CERA introduces GIS compatible shapefiles for hurricane season 2015
April 24th, 2015
Emergency managers, weather forecasters, and GIS specialists show a great interest in obtaining storm and non-storm related surge and wave information for their daily work. Online mapping interfaces for visualizing ocean model results and predictions are as valuable as GIS based files which allow the end-users to produce their own maps and imagery.
It is with great proud to announce the CERA release version for the hurricane season 2015 that will provide the ADCIRC results as GIS compatible shapefiles. This version is available for the CERA Northern Gulf system at http://cera.cct.lsu.edu and the CERA Atlantic Coast system at http://nc-cera.renci.org .
The CERA team always seeks productive feedback from clients. We endeavor to understand how their experience has been and how it can be improved. We take the requests for new features very seriously. Providing the ADCIRC model results as GIS shapefiles and making them available via a download functionality on the CERA website will fulfill a major request and is a critical and important step in the entire process of a real-time storm guidance system and an essential precondition for a wide acceptance in the community.
We have worked hard to produce clean geometries, multi-polygon features, an adequate splitting of the model output into shapefile classes and much more. The new CERA version allows you to download the data as shapefiles with an accompanying color file (lyr) to directly open the data in ArcGIS. You will also be able to save the data in the NetCDF file format.
We are looking forward to guiding you through the hurricane season 2015!
Using the matplotlib library to create clean geometries for GIS compatible shapefiles
By: Carola Kaiser
The Coastal Emergency Risks Assessment (CERA) team provides guidance about storm surge and waves for the Northern Gulf and the Atlantic Coast through its online portal (http://coastalemergency.org). In addition to that, we are working towards the goal of providing all layers in the shapefile format compatible with GIS software. This feature will be available for the hurricane season 2015.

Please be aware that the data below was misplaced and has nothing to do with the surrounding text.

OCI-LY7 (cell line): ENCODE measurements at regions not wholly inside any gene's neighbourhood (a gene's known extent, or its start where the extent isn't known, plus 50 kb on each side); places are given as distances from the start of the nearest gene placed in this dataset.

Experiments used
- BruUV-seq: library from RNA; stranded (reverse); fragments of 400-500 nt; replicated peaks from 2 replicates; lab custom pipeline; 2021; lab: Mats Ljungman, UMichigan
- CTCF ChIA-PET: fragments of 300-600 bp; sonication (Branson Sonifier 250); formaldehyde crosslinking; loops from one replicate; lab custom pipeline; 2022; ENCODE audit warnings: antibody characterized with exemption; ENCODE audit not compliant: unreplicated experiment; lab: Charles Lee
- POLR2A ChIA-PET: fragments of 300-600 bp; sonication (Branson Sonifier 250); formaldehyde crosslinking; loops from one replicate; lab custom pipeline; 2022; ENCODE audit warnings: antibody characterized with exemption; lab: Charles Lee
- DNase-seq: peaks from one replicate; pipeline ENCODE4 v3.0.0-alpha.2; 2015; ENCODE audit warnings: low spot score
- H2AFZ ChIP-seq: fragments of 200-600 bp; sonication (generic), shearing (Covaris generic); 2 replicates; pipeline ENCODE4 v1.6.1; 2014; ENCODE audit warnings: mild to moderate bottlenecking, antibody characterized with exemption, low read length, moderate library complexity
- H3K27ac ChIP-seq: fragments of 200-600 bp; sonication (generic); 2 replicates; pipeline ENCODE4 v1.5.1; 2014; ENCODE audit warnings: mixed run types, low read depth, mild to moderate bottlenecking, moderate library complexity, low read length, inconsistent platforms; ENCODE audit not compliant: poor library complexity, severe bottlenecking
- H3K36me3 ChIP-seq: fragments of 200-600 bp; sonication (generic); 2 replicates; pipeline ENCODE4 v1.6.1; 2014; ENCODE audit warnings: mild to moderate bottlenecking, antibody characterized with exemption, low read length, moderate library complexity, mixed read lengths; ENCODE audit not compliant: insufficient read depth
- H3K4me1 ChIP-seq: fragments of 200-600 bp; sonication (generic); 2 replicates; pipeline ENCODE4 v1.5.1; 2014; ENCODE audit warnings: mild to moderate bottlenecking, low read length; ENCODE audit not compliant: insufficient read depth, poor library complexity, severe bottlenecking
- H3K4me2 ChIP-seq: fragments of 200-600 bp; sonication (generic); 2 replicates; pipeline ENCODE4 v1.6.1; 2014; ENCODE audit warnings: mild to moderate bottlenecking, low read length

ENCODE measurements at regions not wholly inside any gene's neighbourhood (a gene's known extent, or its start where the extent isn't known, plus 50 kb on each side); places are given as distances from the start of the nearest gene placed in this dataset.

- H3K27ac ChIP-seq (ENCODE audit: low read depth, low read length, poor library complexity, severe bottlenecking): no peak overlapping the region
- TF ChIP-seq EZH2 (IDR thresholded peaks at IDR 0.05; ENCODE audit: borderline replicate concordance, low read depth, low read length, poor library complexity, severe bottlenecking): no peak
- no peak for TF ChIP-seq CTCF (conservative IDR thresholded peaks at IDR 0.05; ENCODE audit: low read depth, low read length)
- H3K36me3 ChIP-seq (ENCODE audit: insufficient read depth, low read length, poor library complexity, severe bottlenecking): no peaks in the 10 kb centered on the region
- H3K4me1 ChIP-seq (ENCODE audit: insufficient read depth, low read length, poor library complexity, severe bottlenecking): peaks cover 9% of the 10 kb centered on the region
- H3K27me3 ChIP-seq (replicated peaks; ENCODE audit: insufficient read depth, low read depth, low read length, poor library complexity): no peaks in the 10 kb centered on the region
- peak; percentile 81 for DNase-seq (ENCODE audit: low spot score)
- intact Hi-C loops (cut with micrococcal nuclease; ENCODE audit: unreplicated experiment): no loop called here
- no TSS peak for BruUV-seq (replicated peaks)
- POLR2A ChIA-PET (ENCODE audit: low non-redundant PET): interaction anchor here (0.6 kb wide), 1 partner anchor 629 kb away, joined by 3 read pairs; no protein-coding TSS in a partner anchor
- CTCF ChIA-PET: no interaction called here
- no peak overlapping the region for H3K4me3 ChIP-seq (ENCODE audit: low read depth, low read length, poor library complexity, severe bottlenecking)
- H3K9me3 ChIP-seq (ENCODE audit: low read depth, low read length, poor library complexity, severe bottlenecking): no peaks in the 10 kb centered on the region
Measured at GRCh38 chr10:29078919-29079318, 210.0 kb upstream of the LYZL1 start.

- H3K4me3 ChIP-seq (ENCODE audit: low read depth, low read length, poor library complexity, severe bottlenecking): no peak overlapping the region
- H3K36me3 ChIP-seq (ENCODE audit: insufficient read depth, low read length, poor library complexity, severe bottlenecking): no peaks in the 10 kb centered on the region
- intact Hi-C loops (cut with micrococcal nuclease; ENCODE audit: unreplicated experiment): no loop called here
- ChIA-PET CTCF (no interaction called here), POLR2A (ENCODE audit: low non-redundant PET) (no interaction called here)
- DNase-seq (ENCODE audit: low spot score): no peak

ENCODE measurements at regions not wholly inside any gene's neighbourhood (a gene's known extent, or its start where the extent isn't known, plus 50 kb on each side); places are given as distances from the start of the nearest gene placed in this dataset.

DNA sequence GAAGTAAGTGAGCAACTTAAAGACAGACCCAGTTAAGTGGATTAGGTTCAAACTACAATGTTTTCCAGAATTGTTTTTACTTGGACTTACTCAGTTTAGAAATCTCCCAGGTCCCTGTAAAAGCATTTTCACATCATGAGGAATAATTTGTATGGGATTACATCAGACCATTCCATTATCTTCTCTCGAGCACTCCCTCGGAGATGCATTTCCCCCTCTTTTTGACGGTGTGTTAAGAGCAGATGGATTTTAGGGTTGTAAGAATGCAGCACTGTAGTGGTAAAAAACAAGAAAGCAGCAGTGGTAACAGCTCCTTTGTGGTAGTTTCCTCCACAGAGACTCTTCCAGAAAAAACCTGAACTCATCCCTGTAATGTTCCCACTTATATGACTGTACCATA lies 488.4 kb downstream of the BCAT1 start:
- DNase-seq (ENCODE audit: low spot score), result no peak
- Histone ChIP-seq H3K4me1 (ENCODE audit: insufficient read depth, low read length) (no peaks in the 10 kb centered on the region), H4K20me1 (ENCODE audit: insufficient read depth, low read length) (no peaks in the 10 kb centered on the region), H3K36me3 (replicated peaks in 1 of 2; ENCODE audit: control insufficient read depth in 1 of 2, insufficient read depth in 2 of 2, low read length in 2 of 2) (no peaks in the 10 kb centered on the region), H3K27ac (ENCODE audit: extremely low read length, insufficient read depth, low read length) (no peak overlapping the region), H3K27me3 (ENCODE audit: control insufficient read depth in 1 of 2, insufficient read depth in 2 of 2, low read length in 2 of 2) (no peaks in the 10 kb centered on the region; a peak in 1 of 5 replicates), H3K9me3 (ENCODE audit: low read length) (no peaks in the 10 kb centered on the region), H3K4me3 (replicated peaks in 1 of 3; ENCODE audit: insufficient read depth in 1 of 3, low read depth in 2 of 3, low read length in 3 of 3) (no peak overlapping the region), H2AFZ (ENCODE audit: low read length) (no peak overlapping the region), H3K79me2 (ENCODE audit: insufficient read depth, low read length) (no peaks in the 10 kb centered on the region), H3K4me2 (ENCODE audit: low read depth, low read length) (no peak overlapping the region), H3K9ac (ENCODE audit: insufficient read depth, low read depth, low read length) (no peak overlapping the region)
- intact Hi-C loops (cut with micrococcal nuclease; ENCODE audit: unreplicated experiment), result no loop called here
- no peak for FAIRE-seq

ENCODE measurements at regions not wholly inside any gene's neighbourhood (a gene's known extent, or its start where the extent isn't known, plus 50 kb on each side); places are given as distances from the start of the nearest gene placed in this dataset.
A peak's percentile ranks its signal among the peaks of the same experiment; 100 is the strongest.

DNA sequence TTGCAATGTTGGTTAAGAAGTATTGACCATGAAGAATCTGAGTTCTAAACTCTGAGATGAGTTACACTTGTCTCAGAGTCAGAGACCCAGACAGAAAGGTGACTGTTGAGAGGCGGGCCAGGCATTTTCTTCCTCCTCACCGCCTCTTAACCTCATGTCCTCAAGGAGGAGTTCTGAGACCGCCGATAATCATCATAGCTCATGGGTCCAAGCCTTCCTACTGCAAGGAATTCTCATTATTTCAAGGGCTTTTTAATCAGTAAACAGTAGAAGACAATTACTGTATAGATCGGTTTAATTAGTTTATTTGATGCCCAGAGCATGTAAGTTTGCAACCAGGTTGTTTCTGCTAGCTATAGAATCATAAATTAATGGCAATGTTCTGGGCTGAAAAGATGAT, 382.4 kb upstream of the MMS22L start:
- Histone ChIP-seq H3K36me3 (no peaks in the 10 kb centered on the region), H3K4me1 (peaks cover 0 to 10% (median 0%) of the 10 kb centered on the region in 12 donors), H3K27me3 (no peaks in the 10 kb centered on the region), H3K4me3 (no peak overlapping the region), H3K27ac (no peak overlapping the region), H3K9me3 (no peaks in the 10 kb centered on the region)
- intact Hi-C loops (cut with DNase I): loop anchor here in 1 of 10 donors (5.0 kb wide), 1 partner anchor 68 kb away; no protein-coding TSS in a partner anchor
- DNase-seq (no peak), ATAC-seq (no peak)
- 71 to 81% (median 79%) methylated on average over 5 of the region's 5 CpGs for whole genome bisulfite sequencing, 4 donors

We use the Python Matplotlib library (http://matplotlib.org/) to convert the ADCIRC NetCDF format into contours which can then be used to generate shapefiles. While working on the algorithms, the CERA team has discovered some specifics which are essential to produce clean geometries. Clean geometries in GIS terminology do not include any self-intersections, overlapping, or duplicate features and ensure the hassle-free usability for GIS specialists and emergency managers.
The CERA team would like to thank Ian Thomas from the matplotlib developer team for helping us create useable and valuable contours and geometries.
Here are the specifics and bug fixes that we have addressed:
Matplotlib ‘tricontourf’ expects a data array, but does not support masked arrays. If you pass a masked array, it will be ignored. The triangulation should only contain triangles with valid data at all three vertices. The solution is to either remove invalid triangles from your ‘element’ array before creating the triangulation, or set a mask on the triangulation once it has been created.
The created contours will contain one or more polygon exteriors and zero or more interiors. They can be in any order (an exterior is not necessarily followed by its interiors). This has to be explicitly tested in your own script. The CERA code takes care of this issue.
We have developed a “proxy app” which emulates the communication patterns of ADCIRC. gameoflife_adcirc uses LibGeoDecomp, an auto-parallelizing stencil library, and HPX, a next-generation parallel runtime system, to manage parallelism and boundary exchange. A decomposed ADCIRC computational mesh is used as the basis for a very simple “game of life” style cellular automaton kernel written in FORTRAN. This proxy code is the first step in determining the best path for a next-generation ADCIRC. These results were presented at Supercomputing 2014 in New Orleans, LA at the Intel Parallel Universe Theater. The visualization below is generated with an early version of the CERA viewer app, developed by Carola Kaiser.